How do you know when it is time to bring on a business partner? I just brought on an executive leadership partner, and am so excited for the great opportunities this will bring to AGI. My new partner, Lou Partenza, brings amazing business expertise, new business development experience, and will help me expand the capabilities of AGI and take it to the next level.
Until Lou came aboard, I was spread pretty thin, which was preventing me from growing the business the way I envisioned. We all have our capacity limits and I was reaching mine. I have an amazing team, but I was carrying too much of the load myself. The sheer volume of accounts and potential new business demanded I bring another executive-level person into the fold. I brought in Lou as my partner, and by doing so I immediately increased my company’s capacity.
Define Business Partner Needs
Besides increasing capacity, there are other very good reasons to consider bringing in a partner. Maybe you want to enter a new geographic market or start selling in a new community with a culture and/or language barrier. The long-term goals of your company should weigh heavily in your decision to bring in a partner and the type of partner you seek.
The first step is to decide what role you want the partner to play. Do you need someone for an executive leadership role for business guidance, or do you need someone with a total focus on new business development?
Based on the desired role, define the skill set for this person. The search process should be similar to bringing on a full-time employee. You want to look for a partner that has a set of complementary skills—skills that you may not have but really need in your business. The difference between a partner and employee is your partner will be someone who will assist you in making key decisions for the company, so they should be someone with whom you really mesh. You need to be able to bounce ideas around and have equal amounts of commitment to growing the company.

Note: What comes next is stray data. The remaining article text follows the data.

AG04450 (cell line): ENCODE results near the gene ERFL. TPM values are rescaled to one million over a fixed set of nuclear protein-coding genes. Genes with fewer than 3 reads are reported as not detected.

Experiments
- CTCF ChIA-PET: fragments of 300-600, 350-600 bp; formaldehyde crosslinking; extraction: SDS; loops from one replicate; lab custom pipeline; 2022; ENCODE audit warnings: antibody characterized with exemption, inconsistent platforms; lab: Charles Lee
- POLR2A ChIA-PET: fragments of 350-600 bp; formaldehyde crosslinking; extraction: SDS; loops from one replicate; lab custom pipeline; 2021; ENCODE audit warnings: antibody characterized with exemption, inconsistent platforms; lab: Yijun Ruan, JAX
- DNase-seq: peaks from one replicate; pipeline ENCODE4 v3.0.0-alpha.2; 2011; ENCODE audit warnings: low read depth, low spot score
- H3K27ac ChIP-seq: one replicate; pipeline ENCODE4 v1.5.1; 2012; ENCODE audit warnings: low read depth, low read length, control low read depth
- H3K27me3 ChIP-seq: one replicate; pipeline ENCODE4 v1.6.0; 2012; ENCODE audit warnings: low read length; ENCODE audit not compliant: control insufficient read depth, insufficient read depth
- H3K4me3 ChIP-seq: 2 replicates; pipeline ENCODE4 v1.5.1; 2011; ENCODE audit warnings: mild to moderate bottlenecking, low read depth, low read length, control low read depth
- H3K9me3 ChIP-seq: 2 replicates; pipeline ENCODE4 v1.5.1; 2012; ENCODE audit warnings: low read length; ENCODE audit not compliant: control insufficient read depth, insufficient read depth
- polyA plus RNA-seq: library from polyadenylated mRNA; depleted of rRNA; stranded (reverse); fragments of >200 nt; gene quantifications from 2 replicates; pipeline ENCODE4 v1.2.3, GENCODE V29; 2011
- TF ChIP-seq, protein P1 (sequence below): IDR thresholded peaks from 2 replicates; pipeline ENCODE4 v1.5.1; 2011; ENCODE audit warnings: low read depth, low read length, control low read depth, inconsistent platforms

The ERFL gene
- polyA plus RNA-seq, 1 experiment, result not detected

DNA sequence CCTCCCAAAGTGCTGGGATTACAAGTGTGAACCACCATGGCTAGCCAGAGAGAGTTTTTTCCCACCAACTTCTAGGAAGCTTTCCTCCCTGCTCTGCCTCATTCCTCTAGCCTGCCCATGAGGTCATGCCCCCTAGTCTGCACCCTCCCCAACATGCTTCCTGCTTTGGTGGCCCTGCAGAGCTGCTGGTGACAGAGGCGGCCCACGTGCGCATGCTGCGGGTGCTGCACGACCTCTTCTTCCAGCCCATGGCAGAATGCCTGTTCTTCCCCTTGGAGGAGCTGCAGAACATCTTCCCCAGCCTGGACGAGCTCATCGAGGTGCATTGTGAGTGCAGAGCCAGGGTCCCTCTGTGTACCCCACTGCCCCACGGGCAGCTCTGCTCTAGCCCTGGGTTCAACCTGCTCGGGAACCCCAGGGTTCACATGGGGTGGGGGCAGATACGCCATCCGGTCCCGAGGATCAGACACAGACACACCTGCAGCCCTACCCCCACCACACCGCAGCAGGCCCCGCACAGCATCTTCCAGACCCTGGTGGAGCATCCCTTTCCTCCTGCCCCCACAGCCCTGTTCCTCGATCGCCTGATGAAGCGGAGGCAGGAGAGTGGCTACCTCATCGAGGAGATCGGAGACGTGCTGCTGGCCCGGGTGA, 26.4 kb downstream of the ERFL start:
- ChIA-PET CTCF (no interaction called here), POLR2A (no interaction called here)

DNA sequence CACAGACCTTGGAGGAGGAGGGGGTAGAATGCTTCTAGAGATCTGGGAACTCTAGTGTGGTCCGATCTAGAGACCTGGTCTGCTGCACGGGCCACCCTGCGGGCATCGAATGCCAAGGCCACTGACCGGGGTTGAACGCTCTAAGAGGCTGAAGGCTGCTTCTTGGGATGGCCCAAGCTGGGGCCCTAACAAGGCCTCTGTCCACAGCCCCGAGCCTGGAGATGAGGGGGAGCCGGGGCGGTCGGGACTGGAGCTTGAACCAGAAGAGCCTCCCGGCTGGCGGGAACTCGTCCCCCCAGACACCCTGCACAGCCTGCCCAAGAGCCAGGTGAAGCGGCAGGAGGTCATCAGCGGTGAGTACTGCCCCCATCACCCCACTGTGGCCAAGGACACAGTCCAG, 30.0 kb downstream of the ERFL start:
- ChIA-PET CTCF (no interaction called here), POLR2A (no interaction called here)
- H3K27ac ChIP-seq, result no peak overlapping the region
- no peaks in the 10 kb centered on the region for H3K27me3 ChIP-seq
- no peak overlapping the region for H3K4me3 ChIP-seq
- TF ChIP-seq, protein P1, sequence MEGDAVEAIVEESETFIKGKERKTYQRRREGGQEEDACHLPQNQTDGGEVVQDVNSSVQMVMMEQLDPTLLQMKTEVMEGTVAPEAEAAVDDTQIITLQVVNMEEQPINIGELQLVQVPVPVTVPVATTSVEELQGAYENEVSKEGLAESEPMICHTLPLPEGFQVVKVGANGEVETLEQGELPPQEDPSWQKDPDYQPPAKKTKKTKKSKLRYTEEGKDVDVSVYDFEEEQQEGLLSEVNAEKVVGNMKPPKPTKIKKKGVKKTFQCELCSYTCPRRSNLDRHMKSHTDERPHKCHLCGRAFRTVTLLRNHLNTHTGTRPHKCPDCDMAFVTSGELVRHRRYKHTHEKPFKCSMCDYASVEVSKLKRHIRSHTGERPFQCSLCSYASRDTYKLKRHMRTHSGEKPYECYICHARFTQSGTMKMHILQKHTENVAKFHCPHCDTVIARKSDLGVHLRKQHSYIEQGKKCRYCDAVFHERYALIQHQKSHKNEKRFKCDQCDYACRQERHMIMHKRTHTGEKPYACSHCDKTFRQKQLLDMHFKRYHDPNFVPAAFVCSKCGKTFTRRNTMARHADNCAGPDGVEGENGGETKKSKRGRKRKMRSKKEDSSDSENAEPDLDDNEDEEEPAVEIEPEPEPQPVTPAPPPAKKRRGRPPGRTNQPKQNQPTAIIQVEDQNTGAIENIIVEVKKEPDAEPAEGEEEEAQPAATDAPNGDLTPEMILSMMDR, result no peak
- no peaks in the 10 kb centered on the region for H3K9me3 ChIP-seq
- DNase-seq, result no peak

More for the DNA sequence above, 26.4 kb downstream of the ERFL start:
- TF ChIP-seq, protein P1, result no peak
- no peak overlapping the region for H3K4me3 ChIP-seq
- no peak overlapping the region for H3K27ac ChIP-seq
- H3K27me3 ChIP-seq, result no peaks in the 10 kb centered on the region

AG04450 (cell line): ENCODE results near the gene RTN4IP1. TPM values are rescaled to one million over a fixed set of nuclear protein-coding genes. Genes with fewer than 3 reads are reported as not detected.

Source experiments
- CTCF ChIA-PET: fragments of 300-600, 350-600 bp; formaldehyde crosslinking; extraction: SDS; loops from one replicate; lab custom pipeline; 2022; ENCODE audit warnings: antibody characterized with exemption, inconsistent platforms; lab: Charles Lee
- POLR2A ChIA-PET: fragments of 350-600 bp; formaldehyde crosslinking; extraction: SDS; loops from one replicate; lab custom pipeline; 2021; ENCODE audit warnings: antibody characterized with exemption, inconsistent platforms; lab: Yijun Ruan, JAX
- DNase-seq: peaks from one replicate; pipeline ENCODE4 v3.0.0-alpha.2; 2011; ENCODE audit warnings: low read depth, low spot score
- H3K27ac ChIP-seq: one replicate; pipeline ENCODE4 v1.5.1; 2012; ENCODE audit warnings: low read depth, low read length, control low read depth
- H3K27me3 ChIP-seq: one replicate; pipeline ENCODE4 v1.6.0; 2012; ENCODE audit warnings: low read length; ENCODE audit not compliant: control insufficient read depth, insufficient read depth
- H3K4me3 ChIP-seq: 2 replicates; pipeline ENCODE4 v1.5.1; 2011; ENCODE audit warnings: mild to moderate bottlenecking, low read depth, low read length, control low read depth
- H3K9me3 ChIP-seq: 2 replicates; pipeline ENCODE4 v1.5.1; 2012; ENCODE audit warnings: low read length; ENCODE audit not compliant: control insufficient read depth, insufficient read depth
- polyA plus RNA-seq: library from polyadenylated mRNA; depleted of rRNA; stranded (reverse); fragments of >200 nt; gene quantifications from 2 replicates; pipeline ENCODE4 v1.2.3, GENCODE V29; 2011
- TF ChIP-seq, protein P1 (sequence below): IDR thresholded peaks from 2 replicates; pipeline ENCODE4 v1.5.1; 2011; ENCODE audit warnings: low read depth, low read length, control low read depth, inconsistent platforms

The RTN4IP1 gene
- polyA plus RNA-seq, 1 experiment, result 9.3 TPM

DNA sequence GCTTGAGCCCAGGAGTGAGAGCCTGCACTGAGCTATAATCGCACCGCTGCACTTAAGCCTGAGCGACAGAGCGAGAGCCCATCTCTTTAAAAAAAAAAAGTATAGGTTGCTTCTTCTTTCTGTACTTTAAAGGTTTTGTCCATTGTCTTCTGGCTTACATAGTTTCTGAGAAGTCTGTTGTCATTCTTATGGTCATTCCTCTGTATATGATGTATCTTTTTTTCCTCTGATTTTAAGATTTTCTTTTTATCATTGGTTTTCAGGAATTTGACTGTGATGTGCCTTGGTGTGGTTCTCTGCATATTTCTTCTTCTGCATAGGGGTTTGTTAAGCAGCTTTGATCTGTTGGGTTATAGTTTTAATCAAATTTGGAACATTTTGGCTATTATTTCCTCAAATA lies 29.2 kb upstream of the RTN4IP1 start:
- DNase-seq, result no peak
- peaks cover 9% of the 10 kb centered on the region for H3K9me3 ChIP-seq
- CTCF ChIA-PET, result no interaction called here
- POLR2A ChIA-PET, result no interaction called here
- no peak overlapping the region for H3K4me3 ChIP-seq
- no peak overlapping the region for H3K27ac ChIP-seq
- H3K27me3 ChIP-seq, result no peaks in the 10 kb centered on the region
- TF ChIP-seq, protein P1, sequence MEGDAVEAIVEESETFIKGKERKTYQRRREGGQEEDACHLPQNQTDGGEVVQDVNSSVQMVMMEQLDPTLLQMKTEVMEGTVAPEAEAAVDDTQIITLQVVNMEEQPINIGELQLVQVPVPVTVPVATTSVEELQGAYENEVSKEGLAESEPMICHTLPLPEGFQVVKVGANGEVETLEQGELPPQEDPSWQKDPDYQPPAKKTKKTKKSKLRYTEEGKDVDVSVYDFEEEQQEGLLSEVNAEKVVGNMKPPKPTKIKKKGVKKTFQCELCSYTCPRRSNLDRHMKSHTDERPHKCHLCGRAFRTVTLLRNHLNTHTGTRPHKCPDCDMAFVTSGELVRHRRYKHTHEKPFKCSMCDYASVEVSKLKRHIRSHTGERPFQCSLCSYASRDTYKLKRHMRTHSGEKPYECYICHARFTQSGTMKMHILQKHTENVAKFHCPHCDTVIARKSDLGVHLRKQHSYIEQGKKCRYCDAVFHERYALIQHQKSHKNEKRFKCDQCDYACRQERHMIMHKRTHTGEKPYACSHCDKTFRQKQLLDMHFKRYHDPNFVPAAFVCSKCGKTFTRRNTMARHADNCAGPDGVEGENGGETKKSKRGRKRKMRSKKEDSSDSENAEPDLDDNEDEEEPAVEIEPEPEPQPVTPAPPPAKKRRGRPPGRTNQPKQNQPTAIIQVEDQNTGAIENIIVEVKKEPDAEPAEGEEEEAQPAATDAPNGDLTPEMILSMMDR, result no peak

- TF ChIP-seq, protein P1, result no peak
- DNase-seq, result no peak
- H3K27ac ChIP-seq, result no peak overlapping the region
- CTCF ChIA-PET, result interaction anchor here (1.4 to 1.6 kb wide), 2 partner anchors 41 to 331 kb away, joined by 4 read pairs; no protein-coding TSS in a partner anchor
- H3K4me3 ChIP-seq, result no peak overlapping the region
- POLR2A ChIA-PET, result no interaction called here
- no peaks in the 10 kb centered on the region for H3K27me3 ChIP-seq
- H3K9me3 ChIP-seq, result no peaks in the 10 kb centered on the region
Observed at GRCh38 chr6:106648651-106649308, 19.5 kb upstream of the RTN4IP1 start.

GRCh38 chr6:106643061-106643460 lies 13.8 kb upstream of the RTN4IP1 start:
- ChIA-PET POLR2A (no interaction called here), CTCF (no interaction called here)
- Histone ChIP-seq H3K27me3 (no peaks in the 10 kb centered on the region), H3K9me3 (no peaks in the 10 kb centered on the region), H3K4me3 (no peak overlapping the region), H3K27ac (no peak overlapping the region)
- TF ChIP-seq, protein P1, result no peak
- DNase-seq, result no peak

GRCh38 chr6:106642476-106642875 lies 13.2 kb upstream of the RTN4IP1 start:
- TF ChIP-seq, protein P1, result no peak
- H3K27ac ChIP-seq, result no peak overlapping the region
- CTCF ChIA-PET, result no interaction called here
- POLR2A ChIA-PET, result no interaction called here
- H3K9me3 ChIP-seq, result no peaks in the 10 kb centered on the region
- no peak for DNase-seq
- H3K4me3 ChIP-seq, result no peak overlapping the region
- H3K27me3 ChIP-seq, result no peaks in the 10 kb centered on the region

Once you identify your potential partner, be careful to clearly define the role that you want them to fill, and define success metrics and expectations around that role.
Finding the right partner isn’t something that happens overnight. My advice is to start looking passively now. Even if you aren’t sure you need a partner (or a full-time employee for that matter) you should be in a constant state of recruitment. Great talent—especially at the partner level—is not easy to find. Talk, ask around and always be looking for great talent for key areas of your company.
Don’t Rush Into a Business Partnership
One caution: don’t make the mistake of bringing on a business partner too soon. Make sure you are eating well before you bring someone in. It takes energy and money to bring someone in as a partner. It’s important to be able to recognize where you are in your company’s evolution and know that you are financially stable before you commit to that extra executive salary.
Howard Shore is an executive leadership coach who works with companies that need leadership development and business management coaching. Based in Miami, Florida, Howard’s firm, Activate Group, Inc. provides strategic planning and management coaching to businesses across the country. To learn more about executive leadership coaching through AGI, please visit www.activategroupinc.com, contact Howard at (305) 722-7216 or email him.